With the widespread use of the internet, social networking has become a popular hobby amongst people. It is said to be an excellent way for communicating with people, sharing information and even starting up small home-based businesses. Amongst these social networks, the name of Facebook is renowned as it is the largest social network of the world. Mark Zuckerberg and his Harvard roommates launched it in 2004 for the college students, but it has spread far and wide and is being used by 1.1 billion people all over the globe. However, the use of these networks bears risks because there are security loopholes that exist.

Facebook offers rewards to technicians and researchers who are able to point out the flaws and ways to close them. However, the social network has refused to give the said reward to a researcher who exposed a security flaw in the system. This is perhaps because the researcher hacked into the profile page of Mark Zuckerberg, the creator of Facebook himself in order to expose this flaw and is thus being denied the customary reward payment from the social network. Rewards are given to those who discover security hole, but it seems that Khalil Shreatah, a Palestine researcher may have gone too far when he decided to post this information directly onto the profile page of Mark Zuckerberg.

The Palestine researcher stated on his own blog that he had discovered a way through which users of the social network could alter the timeline of another user by circumventing the security of the system. He mentioned that the security team of the social network had ignored him and this had urged him to take the unusual step of accessing Zuckerberg’s profile and posting it there. Screenshots of the posting were provided on his blog as proof that he had indeed done so.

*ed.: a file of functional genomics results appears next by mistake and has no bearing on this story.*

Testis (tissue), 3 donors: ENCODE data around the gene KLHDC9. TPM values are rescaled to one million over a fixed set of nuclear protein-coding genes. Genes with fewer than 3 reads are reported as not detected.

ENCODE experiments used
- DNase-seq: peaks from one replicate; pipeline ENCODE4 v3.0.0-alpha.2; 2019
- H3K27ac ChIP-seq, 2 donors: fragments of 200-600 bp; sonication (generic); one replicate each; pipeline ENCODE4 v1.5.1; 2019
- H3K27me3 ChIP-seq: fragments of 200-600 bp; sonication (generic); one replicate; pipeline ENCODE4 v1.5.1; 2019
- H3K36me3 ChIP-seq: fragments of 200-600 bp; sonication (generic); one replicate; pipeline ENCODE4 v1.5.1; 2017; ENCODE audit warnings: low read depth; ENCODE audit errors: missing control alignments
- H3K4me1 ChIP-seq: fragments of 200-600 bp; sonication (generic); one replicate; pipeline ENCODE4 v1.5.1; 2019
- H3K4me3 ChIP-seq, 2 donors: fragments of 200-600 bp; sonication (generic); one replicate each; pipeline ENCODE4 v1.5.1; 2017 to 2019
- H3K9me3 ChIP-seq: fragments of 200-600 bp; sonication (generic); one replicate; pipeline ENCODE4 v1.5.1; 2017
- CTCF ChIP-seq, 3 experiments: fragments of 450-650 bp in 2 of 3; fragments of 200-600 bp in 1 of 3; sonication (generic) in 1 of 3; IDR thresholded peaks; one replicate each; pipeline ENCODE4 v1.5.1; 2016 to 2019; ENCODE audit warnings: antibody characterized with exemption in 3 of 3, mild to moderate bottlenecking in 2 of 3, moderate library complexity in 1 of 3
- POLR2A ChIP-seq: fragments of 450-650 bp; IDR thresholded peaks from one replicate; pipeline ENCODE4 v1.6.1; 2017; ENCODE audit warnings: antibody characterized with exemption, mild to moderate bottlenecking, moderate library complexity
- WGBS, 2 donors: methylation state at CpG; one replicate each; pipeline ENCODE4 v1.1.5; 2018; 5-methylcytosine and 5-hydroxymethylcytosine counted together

His post on Zuckerberg’s wall apologized for the action, but he mentioned that Facebook’s security team wasn’t taking him seriously. For exposing this security flaw, his reward had been getting his own Facebook account disabled. However, he had received a message stating that he had violated the Terms of Service due to which he wouldn’t be paid a reward. But, the message also said that they hoped he would continue exposing any vulnerability he could find in the system. Facebook said that it appreciated the help of researchers in identifying flaws, but it did not give permission to hack into the accounts of users.

Matt Jones, the security engineer of Facebook posted on Sunday saying that the bug had been resolved on Thursday, but they should have consulted the researcher for additional instructions after the initial report had been received. He said that the social network received hundreds of reports on a daily basis and over $1 million had been paid for them. But, most of these reports are misguided or simply not worthy of attention. He said that the important issue was how the flaw had been demonstrated and now what it was. Therefore, no payment would be made.